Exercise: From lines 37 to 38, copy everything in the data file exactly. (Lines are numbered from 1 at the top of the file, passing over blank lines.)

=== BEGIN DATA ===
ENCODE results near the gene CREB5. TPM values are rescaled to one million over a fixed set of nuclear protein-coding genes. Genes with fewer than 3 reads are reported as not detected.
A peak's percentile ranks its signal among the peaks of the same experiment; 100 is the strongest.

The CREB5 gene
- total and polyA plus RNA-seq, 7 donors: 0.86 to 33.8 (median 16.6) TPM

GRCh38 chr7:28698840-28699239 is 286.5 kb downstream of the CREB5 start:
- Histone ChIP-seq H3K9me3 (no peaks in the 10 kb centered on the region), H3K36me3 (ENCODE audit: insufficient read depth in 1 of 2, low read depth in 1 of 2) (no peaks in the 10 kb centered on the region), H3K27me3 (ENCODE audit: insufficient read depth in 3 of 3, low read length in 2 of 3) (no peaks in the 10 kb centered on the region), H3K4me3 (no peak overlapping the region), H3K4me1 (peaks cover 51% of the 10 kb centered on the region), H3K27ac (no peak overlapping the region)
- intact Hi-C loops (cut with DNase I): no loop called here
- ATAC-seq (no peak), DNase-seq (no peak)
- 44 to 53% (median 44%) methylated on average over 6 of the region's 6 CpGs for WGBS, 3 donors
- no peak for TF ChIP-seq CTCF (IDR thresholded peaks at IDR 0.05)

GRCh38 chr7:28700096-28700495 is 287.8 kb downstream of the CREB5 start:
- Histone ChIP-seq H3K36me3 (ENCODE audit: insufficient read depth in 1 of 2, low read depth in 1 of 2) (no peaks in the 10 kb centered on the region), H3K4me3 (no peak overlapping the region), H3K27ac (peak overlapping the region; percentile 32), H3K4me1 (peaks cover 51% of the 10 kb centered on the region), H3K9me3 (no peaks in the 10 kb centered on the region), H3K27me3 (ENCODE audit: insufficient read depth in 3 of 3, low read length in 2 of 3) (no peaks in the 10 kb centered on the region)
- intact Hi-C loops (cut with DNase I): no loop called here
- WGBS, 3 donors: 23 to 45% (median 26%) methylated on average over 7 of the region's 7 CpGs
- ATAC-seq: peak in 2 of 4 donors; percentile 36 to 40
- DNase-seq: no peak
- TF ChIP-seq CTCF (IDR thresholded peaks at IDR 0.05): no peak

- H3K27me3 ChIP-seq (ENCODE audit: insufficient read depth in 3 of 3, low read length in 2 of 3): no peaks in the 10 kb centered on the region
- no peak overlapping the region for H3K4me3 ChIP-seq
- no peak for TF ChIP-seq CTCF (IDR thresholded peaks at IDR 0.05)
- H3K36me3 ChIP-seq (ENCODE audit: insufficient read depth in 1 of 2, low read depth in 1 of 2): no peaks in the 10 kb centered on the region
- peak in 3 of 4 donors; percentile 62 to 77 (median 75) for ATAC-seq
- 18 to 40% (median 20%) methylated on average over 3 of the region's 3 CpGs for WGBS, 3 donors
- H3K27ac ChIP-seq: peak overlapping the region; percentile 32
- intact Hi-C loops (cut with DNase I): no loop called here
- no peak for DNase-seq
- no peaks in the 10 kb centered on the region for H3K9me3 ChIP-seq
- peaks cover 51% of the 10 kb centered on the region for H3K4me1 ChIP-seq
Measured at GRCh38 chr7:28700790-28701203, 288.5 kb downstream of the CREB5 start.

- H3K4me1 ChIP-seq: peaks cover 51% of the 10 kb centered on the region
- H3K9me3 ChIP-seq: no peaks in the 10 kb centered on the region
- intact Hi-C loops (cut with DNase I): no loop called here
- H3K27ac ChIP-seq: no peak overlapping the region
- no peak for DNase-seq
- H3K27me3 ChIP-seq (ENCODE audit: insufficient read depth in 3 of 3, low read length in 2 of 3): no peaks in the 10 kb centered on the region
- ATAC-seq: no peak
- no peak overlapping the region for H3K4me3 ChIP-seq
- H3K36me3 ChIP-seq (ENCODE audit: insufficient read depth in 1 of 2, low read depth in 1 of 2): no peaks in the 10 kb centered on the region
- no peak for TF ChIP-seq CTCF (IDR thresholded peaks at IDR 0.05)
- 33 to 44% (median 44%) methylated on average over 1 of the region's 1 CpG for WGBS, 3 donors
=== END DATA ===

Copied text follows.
- no peak overlapping the region for H3K4me3 ChIP-seq
- H3K36me3 ChIP-seq (ENCODE audit: insufficient read depth in 1 of 2, low read depth in 1 of 2): no peaks in the 10 kb centered on the region